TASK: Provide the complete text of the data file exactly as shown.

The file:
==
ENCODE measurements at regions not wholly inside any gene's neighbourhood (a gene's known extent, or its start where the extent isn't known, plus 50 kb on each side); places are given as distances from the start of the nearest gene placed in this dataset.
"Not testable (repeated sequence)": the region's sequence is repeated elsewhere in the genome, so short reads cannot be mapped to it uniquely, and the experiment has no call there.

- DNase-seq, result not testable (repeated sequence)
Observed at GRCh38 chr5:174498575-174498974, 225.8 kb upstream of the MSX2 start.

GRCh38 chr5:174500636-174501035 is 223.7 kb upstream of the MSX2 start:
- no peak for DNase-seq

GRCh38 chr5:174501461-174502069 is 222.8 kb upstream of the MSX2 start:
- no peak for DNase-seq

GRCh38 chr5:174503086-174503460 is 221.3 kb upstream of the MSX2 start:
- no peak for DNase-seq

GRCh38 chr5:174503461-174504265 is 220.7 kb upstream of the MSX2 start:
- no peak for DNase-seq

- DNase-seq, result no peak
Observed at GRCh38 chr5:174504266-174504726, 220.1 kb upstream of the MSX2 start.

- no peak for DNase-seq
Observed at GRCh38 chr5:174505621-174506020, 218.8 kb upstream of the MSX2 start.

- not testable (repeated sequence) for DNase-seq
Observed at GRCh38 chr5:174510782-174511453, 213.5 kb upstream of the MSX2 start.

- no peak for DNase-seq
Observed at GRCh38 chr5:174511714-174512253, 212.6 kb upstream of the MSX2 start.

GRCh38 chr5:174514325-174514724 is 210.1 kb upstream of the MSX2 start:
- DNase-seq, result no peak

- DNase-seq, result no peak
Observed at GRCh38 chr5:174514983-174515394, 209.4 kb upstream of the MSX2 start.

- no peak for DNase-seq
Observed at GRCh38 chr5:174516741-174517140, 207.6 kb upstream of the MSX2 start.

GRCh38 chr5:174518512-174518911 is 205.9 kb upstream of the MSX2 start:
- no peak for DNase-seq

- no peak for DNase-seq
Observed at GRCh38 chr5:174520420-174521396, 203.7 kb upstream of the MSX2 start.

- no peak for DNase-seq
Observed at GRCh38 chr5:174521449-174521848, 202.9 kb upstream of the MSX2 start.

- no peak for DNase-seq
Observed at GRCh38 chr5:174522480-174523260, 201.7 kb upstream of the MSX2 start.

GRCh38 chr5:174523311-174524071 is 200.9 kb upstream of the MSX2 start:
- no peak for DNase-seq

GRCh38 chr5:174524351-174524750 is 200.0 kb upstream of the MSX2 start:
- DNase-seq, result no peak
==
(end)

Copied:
ENCODE measurements at regions not wholly inside any gene's neighbourhood (a gene's known extent, or its start where the extent isn't known, plus 50 kb on each side); places are given as distances from the start of the nearest gene placed in this dataset.
"Not testable (repeated sequence)": the region's sequence is repeated elsewhere in the genome, so short reads cannot be mapped to it uniquely, and the experiment has no call there.

- DNase-seq, result not testable (repeated sequence)
Observed at GRCh38 chr5:174498575-174498974, 225.8 kb upstream of the MSX2 start.

GRCh38 chr5:174500636-174501035 is 223.7 kb upstream of the MSX2 start:
- no peak for DNase-seq

GRCh38 chr5:174501461-174502069 is 222.8 kb upstream of the MSX2 start:
- no peak for DNase-seq

GRCh38 chr5:174503086-174503460 is 221.3 kb upstream of the MSX2 start:
- no peak for DNase-seq

GRCh38 chr5:174503461-174504265 is 220.7 kb upstream of the MSX2 start:
- no peak for DNase-seq

- DNase-seq, result no peak
Observed at GRCh38 chr5:174504266-174504726, 220.1 kb upstream of the MSX2 start.

- no peak for DNase-seq
Observed at GRCh38 chr5:174505621-174506020, 218.8 kb upstream of the MSX2 start.

- not testable (repeated sequence) for DNase-seq
Observed at GRCh38 chr5:174510782-174511453, 213.5 kb upstream of the MSX2 start.

- no peak for DNase-seq
Observed at GRCh38 chr5:174511714-174512253, 212.6 kb upstream of the MSX2 start.

GRCh38 chr5:174514325-174514724 is 210.1 kb upstream of the MSX2 start:
- DNase-seq, result no peak

- DNase-seq, result no peak
Observed at GRCh38 chr5:174514983-174515394, 209.4 kb upstream of the MSX2 start.

- no peak for DNase-seq
Observed at GRCh38 chr5:174516741-174517140, 207.6 kb upstream of the MSX2 start.

GRCh38 chr5:174518512-174518911 is 205.9 kb upstream of the MSX2 start:
- no peak for DNase-seq

- no peak for DNase-seq
Observed at GRCh38 chr5:174520420-174521396, 203.7 kb upstream of the MSX2 start.

- no peak for DNase-seq
Observed at GRCh38 chr5:174521449-174521848, 202.9 kb upstream of the MSX2 start.

- no peak for DNase-seq
Observed at GRCh38 chr5:174522480-174523260, 201.7 kb upstream of the MSX2 start.

GRCh38 chr5:174523311-174524071 is 200.9 kb upstream of the MSX2 start:
- no peak for DNase-seq

GRCh38 chr5:174524351-174524750 is 200.0 kb upstream of the MSX2 start:
- DNase-seq, result no peak